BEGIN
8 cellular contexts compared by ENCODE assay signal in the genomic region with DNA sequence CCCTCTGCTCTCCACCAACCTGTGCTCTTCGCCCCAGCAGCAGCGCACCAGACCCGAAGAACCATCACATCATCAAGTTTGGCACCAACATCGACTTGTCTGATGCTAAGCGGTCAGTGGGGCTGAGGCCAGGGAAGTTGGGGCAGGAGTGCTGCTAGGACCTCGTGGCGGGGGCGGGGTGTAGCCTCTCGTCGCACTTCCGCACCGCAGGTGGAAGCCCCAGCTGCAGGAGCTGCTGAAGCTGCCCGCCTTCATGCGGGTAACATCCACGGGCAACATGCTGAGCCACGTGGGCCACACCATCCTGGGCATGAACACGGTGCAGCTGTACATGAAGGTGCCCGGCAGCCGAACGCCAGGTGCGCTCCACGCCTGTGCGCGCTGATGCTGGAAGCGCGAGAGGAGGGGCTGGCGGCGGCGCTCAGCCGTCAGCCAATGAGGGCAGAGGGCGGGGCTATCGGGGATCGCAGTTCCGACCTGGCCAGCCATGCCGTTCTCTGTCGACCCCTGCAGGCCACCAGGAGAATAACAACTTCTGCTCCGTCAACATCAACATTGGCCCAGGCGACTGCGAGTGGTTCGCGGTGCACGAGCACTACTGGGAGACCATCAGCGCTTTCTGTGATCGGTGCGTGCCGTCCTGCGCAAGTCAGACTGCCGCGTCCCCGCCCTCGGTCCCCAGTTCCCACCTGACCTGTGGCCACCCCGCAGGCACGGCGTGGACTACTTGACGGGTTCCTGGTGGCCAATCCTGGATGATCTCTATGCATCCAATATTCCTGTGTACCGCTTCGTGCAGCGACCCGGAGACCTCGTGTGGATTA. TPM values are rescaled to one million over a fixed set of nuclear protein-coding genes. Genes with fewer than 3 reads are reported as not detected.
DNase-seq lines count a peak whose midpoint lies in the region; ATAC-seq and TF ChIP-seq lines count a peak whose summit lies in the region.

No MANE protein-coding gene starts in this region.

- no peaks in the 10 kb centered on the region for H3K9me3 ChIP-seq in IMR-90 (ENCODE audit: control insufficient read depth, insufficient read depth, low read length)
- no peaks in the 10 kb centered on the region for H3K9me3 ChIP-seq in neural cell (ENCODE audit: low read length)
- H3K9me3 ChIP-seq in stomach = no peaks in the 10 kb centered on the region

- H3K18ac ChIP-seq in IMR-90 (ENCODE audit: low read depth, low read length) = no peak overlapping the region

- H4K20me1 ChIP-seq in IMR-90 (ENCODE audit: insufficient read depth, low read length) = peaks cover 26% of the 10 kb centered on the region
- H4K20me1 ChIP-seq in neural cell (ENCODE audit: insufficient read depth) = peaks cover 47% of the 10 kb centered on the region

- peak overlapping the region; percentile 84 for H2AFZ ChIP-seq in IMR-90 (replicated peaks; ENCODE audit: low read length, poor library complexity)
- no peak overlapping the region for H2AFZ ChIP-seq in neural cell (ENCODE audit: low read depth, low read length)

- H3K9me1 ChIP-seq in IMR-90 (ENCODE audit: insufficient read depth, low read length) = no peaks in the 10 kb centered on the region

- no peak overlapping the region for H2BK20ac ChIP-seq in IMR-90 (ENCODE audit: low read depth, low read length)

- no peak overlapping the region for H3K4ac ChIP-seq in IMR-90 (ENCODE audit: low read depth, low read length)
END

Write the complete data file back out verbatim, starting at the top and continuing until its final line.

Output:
8 cellular contexts compared by ENCODE assay signal in the genomic region with DNA sequence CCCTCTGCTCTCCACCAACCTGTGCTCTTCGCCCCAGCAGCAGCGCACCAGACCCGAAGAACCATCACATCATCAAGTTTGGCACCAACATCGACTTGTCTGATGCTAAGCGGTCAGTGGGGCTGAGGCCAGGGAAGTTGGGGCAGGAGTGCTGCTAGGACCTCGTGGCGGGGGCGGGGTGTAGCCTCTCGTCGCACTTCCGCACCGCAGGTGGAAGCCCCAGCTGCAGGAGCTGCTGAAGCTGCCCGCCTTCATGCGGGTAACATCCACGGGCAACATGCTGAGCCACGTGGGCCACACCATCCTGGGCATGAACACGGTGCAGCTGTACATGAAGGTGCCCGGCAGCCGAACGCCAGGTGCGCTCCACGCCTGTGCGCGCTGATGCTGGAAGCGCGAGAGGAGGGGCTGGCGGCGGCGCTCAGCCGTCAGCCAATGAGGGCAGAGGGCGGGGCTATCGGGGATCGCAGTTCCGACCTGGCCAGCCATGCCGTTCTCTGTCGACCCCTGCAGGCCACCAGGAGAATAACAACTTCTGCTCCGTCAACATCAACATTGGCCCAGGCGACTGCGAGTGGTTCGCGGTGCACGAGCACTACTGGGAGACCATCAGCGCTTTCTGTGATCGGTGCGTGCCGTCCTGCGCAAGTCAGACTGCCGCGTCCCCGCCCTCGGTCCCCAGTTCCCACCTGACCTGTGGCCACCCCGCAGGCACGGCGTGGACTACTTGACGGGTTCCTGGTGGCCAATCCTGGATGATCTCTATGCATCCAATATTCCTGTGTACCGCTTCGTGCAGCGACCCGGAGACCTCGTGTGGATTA. TPM values are rescaled to one million over a fixed set of nuclear protein-coding genes. Genes with fewer than 3 reads are reported as not detected.
DNase-seq lines count a peak whose midpoint lies in the region; ATAC-seq and TF ChIP-seq lines count a peak whose summit lies in the region.

No MANE protein-coding gene starts in this region.

- no peaks in the 10 kb centered on the region for H3K9me3 ChIP-seq in IMR-90 (ENCODE audit: control insufficient read depth, insufficient read depth, low read length)
- no peaks in the 10 kb centered on the region for H3K9me3 ChIP-seq in neural cell (ENCODE audit: low read length)
- H3K9me3 ChIP-seq in stomach = no peaks in the 10 kb centered on the region

- H3K18ac ChIP-seq in IMR-90 (ENCODE audit: low read depth, low read length) = no peak overlapping the region

- H4K20me1 ChIP-seq in IMR-90 (ENCODE audit: insufficient read depth, low read length) = peaks cover 26% of the 10 kb centered on the region
- H4K20me1 ChIP-seq in neural cell (ENCODE audit: insufficient read depth) = peaks cover 47% of the 10 kb centered on the region

- peak overlapping the region; percentile 84 for H2AFZ ChIP-seq in IMR-90 (replicated peaks; ENCODE audit: low read length, poor library complexity)
- no peak overlapping the region for H2AFZ ChIP-seq in neural cell (ENCODE audit: low read depth, low read length)

- H3K9me1 ChIP-seq in IMR-90 (ENCODE audit: insufficient read depth, low read length) = no peaks in the 10 kb centered on the region

- no peak overlapping the region for H2BK20ac ChIP-seq in IMR-90 (ENCODE audit: low read depth, low read length)

- no peak overlapping the region for H3K4ac ChIP-seq in IMR-90 (ENCODE audit: low read depth, low read length)